Friday, August 19, 2011

Another tuning thought: what about CGDAEC?

A quick post to document a thought that hit me last night.

What about C2-G2-D3-A3-E4-C4?

  • First string is lower in pitch than the second;  which could theoretically get confusing.
  • Without a fourth interval between the second and first strings, you do lose that beautiful ascending V-I option (especially with harmonics).
  • Low C may be optimistic with nylon strings (but is fine for steel).
  • All the fifths relationships of the Guitar Craft tuning (C2-G2-D3-A3-E4-G4).  Two complete four-string groups in fifths, allowing lots of fifths-based scale thinking and chord construction with no need to "skip strings".
  • For fingerstyle, a minor triad on the top three strings.  With this voicing, at least some common alterations may present very convenient left-hand fingerings.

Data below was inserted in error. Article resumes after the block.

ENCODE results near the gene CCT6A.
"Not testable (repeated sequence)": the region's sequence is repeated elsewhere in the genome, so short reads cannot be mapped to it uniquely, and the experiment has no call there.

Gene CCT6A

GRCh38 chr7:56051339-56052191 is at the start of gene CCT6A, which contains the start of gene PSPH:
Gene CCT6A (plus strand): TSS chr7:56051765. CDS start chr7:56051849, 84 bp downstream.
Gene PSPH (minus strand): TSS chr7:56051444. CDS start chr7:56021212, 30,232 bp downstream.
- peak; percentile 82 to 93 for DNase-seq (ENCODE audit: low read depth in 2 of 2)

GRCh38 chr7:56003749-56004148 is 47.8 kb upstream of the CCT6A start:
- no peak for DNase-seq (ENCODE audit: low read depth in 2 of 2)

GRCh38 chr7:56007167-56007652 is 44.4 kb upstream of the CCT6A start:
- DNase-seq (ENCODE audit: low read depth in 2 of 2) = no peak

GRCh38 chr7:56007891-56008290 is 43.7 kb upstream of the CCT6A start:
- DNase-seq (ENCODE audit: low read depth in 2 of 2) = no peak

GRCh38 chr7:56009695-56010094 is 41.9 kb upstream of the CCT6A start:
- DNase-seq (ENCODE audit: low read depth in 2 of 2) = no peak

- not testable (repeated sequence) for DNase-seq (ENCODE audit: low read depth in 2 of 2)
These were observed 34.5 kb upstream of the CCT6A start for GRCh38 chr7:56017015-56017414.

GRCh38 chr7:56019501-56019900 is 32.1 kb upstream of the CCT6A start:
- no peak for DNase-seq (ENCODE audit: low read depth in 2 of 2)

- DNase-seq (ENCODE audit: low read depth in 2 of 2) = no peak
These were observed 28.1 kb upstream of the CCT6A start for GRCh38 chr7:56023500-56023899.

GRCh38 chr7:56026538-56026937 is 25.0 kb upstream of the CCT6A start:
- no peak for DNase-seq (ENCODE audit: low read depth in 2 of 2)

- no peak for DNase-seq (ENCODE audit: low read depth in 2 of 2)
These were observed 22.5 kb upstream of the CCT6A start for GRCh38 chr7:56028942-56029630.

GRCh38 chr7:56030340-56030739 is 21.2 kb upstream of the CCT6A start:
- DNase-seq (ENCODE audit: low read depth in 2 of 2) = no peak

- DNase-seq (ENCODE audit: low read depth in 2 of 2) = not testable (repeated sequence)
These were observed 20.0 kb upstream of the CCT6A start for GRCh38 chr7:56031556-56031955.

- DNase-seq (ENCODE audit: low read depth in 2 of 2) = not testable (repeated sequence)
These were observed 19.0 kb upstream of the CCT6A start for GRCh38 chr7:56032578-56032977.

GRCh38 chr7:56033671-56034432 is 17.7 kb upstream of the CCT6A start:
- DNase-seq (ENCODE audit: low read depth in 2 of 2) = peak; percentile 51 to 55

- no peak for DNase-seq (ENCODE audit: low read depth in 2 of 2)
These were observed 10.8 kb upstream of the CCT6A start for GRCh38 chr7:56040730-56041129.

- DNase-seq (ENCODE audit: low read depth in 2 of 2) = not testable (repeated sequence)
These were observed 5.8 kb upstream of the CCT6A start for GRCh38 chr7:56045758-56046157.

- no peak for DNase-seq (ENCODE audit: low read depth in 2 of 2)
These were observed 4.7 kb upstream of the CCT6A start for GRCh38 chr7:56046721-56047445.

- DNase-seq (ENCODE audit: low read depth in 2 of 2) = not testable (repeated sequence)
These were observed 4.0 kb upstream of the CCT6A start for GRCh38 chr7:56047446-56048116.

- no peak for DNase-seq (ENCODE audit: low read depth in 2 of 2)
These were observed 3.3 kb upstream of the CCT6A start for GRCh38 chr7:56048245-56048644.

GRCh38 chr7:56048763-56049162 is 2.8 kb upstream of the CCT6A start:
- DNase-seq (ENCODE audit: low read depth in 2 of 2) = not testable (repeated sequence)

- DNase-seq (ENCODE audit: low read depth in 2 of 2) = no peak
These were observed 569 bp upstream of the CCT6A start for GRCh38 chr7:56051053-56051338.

• First and sixth strings are two octaves apart.  Lots of people playing standard tuning and DADGAD take advantage of this.
  • The first string becomes a simple pivot between CGDAEC (root position Am triad on top 3 strings) and CGDAEB (GAD intervals on top 3 strings).  Or, for that matter, CGDAEC# (A major triad) or even CGDAED (which is theoretically another GAD variation).  Total retuning movement for the first string here is a minor third--very do-able--and well within the range of appropriately-gauged strings.  And, the GAD variations re-capture the ascending V-I arrangement.
  • The possibles of using these intervals with partial capoing seem immense, almost intimidating--and yet above whatever capo(s) are placed, I've still and always got five strings in fifths to work with.
Hm.  Velly intellesting.

I will have to try this out.  Since I don't have years of fingerstyle under my belt yet, it may be that I can adapt to this easily enough to take advantage of the benefits.  The more I think about it, the more interesting it seems:  the first string is the only thing that ever "moves", and yet it seems like there are four very individual tunings there. 

Tuesday, August 16, 2011

Django and Stephane.

Say what you want about YouTube--it's probably true.  But this--this--has to go way, way up in the plus column: